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Absolut Expressions celebrates the experiences and the interpretations of 14 established and rising artistic talents who are also African American. Absolut Expressions demonstrates the continuing evolution of the brand’s artists series as well as an extension of its unique advertising campaign, which allows artists to maintain their independence while using Absolut as patron, curator and inspiration.
Ta-Coumba T. Aiken, a muralist responsible for 17 major public works in the Minneapolis/St. Paul area, is the recipient of a dozen awards and honors. Mr. Aiken attended the Minneapolis College of Art and Design and works in a style he calls “superlative realism.”
Frank Bowling, twice a John Simon Guggenheim fellow, has been shown in more than 35 solo exhibitions and as many group shows since leaving the Royal College of Art in London in 1962. Mr. Bowling, a native of Guyana, says, “The light in my pictures is very different…the light is about Guyana.”
Roy Crosse is a Trinidad original now working in Newark, New Jersey. Mr. Crosse has claimed drawing as his “first voice” but now applies his ideas to sculpture and assemblage as well. His work is well-represented in many private and public collections including the National Museum and Art Gallery in Trinidad and Tobago.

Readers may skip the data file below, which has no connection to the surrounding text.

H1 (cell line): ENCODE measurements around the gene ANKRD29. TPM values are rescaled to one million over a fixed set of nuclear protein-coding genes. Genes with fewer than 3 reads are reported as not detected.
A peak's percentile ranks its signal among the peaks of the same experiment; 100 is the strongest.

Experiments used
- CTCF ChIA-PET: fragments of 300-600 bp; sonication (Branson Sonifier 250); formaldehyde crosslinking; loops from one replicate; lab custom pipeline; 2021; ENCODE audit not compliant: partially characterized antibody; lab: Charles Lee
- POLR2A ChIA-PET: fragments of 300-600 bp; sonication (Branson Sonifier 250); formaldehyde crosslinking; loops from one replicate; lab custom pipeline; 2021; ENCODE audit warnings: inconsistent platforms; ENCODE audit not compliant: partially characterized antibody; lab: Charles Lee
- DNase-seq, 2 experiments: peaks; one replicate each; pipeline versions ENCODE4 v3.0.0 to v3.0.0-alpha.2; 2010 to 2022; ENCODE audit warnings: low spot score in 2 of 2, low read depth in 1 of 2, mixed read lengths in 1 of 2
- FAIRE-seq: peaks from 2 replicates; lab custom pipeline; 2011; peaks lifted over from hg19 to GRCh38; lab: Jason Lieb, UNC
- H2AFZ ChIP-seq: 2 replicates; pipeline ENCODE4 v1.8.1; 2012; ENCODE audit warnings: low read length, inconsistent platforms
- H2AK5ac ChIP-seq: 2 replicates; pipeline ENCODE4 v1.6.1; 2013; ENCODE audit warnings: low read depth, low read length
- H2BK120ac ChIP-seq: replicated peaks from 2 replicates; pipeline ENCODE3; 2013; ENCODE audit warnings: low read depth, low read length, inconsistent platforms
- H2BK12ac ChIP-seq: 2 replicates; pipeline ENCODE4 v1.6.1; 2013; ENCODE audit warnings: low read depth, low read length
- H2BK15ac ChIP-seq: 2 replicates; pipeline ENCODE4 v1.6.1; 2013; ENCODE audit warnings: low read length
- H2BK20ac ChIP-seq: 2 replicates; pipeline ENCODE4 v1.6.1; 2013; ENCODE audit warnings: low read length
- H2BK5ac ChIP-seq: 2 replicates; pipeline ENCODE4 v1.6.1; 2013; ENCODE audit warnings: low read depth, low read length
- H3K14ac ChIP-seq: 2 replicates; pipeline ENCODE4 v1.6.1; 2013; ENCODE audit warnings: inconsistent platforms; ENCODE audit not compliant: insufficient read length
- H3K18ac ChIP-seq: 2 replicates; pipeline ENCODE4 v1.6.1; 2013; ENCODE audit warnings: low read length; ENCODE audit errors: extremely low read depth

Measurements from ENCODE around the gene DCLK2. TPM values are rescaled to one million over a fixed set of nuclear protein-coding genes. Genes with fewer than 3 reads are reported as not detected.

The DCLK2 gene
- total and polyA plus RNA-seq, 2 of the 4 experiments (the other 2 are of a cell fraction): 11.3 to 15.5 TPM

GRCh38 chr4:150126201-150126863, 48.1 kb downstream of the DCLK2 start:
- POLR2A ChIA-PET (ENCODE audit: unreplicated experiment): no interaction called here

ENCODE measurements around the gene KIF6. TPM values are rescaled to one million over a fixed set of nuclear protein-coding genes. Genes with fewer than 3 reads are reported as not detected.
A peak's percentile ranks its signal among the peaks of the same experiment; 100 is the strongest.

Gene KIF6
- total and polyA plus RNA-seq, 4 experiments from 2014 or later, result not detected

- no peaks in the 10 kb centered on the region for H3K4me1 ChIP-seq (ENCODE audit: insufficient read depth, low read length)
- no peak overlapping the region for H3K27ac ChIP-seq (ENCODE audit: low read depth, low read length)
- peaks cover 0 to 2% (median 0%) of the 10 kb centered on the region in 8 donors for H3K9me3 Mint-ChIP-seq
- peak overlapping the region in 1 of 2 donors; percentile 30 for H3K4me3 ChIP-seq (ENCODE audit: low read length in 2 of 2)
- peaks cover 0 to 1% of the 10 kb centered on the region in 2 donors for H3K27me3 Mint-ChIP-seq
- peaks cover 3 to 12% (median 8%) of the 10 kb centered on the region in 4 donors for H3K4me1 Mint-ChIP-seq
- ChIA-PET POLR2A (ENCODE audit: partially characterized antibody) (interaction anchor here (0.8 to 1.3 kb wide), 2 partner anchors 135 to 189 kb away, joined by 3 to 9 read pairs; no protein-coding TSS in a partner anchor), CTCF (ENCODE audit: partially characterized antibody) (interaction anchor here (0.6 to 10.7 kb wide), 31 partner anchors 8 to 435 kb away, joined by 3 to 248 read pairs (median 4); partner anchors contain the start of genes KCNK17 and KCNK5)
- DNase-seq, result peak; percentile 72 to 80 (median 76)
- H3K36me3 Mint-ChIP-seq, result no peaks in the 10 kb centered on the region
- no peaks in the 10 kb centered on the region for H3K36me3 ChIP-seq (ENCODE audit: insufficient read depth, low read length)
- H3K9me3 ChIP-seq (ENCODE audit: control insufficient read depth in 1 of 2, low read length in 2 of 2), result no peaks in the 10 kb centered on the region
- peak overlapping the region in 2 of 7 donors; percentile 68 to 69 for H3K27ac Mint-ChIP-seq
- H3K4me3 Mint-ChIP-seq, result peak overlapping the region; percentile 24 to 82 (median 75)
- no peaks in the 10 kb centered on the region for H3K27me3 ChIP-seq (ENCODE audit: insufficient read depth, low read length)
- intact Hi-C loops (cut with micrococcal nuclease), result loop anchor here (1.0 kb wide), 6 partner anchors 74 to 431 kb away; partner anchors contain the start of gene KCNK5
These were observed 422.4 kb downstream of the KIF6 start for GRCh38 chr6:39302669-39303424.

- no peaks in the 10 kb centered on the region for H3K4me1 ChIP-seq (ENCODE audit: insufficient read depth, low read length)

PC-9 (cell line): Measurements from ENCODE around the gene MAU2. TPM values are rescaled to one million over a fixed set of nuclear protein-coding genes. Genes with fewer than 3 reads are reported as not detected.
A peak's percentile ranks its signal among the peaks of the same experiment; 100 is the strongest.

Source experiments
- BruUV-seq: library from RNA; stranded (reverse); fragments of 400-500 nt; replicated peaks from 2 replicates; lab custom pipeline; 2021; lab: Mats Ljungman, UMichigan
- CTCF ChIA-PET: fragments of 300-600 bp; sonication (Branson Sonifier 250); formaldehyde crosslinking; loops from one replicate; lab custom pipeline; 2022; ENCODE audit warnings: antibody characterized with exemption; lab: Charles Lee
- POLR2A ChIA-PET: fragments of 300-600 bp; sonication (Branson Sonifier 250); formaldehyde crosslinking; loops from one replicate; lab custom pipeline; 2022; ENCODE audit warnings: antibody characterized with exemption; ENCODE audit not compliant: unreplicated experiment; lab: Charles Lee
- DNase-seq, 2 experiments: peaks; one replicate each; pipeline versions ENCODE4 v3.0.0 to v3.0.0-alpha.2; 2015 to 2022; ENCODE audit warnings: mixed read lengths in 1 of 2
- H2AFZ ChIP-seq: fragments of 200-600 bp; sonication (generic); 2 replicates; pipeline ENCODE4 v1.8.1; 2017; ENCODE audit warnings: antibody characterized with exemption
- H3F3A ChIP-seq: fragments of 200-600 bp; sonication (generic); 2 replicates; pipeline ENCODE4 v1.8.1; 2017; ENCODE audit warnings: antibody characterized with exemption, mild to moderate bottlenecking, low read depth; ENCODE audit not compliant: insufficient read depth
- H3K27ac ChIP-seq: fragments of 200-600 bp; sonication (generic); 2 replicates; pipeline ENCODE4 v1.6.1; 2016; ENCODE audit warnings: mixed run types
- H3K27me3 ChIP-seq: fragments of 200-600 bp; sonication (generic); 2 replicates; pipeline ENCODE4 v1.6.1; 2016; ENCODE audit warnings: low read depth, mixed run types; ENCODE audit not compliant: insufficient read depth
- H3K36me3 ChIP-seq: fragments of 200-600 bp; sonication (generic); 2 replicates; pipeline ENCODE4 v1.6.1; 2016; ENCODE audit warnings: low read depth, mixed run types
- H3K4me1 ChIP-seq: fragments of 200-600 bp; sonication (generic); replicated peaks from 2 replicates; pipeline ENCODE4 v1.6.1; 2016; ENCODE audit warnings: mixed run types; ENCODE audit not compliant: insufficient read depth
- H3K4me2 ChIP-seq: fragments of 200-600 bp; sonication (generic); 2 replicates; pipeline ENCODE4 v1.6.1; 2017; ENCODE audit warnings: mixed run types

Michael Cummings attended the State University of New York and New York’s Art Student League. An artist and a teacher, he said, “While working in the New York City school system, I learned the value of being a free spirit from the children I taught.”
Malaika Favorite graduated Louisiana State University with an MFA in 1973. Her work has been seen in dozens of one-woman shows and many more group exhibitions. Ms. Favorite is also a poet, essayist and illustrator.
Valerie Maynard is a distinguished artist of Afro-Caribbean and Native American descent, with over 40 years of experience as a professional artist, designer, educator and curator. Maynard’s powerful sculptures, lithographs, etchings, and airbrushed works embody a transforming character, seeking to change specific aspects of our existential condition.
Chevelle Makeba Moore once said, “My narrative paintings involve themselves with issues of transformation and healing, as they relate to the vicissitudes of life” Ms. Moore, a native of Baltimore, graduated from the Maryland Institute College of Art and is presently represented by the Camille Love Gallery in Atlanta.
Charles Nelson Jr., born in Texarkana, Texas, attended Howard University and presently works in acrylic on masonite. “My work is a constant evaluation of self as a part of society. It involves the encoding of specific information and reconfiguring mundane objects into personal symbol.”
Anita Philyaw is a graduate of Sarah Lawrence College where art was one of her majors and continued at Columbia University where she earned a Master of Fine Arts degree. Her work, which is held in numerous private collections, is sometimes abstract, but Philyaw always returned to depicting people of color as an essential theme.
Preston Sampson was born in West Palm Beach, Florida, attended the University of Maryland and presently lives and works in Silver Spring, Maryland. The women in his paintings are
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